Power comes with great responsibilities, especially when Egypt is in such a devastated state. It is easy to criticise and rightfully do so. Critique, which is not constructive, nor aims to contribute to better governmental performance, is just a waste of time.
The ongoing debate on the identity of Egypt and how Islam will play out in the constitution, is still a waste of time. It is not only a waste of time because the vast majority of Egyptians clearly want it, as indicated in the Gallup polls or the ability of Islamists to mobilise.
Ironically, even though two of the greatest organised branches of Islamic politics in Egypt –the Muslims Brotherhood (MB) and Al-Noor Party- were not among the initiators of last Friday’s pro-Shari’a protest in Tahrir, still numbers were big enough to fill the square.
A minority are not giving in to this popular demand and playing devil’s advocate, playing off Shari’a as a post modern invention that’s completely hollow of meaning and has no realistic application in reality.
At times clearly shifting their discourses to appear more Islamic, while rejecting the dominant discourse on Islam, and at the same time not providing their interpretation of what Shari’a would entail in their view. Among the ways of playing off Shari’a is done by attempting to pit down the “moderate” MB against “extremist” Salafis.
Prior to the revolution the underdog was the “banned” MB, whom Mubarak and other dictators of authoritarian Arab regimes always warned the world of. Overnight this changed; the alternative academic and media discourses that were obscured by dominant media narratives suddenly came to light after the MB was able to root itself in the political arena, as if somehow the MB was somehow being rediscovered.
Salafis are starting to get mixed reactions from the west. It is healthy to create a discussion on the movement rather than just accept the dull uninformed sweeping generalisations of pseudo academia (see Thou Shall Fear Salafis).
Egyptian media run using English language is overwhelmingly anti-Islamist and more so anti-Salafi, which is not the case in Arabic media outlets. Salafis now are being blamed for wanting to have an amendment in the constitution with a clear support for Shari’a, never mind that Egyptians (including Egyptian women) voted for the MB who promised to fulfil the same demand.
What Egyptian media run in English (which with no doubt is liberal) shows, is a manifestation of an implicit fight over the MB, by Salafis and liberals. Both are trying to claim that the MB is closer to them. As the MB tries to play a political parental-like role attempting to reconcile between different sides, it will be eventually forced to take a stance on the issue.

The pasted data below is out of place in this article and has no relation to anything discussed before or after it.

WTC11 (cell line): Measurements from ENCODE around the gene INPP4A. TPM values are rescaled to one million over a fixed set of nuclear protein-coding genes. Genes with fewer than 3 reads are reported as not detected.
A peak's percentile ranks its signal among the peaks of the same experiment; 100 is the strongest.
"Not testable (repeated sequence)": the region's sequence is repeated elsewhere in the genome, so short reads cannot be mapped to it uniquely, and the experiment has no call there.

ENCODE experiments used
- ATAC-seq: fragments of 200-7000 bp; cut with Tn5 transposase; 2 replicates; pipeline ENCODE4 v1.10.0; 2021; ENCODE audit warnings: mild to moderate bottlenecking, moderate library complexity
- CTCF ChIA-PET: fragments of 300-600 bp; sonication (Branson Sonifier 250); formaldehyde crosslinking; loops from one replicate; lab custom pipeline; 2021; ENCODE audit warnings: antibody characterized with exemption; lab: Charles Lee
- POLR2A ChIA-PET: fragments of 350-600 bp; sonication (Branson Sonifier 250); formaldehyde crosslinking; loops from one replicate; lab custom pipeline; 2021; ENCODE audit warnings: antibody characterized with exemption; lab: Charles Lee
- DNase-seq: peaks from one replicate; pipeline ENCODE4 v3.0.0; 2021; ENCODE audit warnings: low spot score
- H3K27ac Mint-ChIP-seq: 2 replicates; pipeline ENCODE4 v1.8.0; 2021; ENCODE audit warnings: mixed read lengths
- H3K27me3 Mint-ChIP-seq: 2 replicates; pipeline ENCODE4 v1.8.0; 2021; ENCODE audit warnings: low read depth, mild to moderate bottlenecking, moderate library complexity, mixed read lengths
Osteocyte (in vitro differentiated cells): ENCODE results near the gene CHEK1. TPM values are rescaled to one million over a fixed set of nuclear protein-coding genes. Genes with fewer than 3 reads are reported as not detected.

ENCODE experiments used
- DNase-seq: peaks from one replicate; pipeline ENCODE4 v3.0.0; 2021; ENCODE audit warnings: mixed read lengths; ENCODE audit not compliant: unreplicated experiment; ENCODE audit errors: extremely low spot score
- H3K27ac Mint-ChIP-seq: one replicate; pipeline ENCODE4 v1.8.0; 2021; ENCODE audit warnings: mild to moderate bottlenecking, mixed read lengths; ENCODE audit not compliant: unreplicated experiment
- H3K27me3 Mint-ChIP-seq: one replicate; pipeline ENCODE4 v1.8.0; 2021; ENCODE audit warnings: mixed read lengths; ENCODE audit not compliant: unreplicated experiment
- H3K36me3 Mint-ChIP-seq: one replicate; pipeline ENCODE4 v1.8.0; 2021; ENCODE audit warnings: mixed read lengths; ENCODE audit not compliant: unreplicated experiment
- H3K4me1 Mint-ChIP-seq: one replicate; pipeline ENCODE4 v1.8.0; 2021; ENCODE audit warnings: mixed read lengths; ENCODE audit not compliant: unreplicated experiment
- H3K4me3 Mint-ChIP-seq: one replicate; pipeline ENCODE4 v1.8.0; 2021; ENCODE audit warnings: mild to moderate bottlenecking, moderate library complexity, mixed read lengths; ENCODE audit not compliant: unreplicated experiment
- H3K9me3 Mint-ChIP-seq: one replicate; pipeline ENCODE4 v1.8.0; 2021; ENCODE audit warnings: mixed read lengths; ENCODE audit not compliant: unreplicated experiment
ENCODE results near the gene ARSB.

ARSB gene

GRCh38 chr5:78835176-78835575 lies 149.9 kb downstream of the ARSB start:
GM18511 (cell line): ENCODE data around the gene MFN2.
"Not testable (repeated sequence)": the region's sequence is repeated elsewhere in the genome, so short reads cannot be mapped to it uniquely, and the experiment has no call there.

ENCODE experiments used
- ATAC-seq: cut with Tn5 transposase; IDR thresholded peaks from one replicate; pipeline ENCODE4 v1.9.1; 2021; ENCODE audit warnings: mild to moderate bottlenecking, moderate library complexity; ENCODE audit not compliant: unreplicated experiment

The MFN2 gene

The MB however has not been as popular with liberals as before, due to its late vigorous attempts to penetrate state institutions and gradually take control of matters, though it still has a long way to effectively do so. This makes it understandable why Dr Amr Hamzawi’s latest comments in Harvard Arab weekend lectures were very negative towards the MB, despite his earlier much more objective academic works written on Islamists.
Even if the MB wanted to take a less defined stance on Shari’a, liberals are not giving them a chance to do so and have been lately opposing anyway. Furthermore liberals can no longer get away with having two different discourses, one geared towards the west and one geared for local political success. This is because both discourses are exposed in social media as well as in televised talk shows which reveals an overall inconsistency in discourses. More than ever, the MB is having a much harder time associating with liberals.
The political arena indicates that the MB is more likely to be won by Salafis regarding the constitution not just because it is a strong popular demand and the MB obviously being an Islamist group but also because of the incompetence of liberal political maneuvering.
This does not mean that Egypt after the constitution will be an “Islamic state” the next day; rather it is a temporary symbolic gesture that may enable a later gradual implementation. The implementation of Shari’a no doubt will be marginalised by a focus on economic development and defiantly accompanied by clashing visions on how the implementation should take place.
These clashing visions will include how to build institutions that will implement Shari’a and how to adjust current ones for doing so, furthermore the end result of this institutional governance model has still not been drawn. Thus for a long time it will be a work in progress.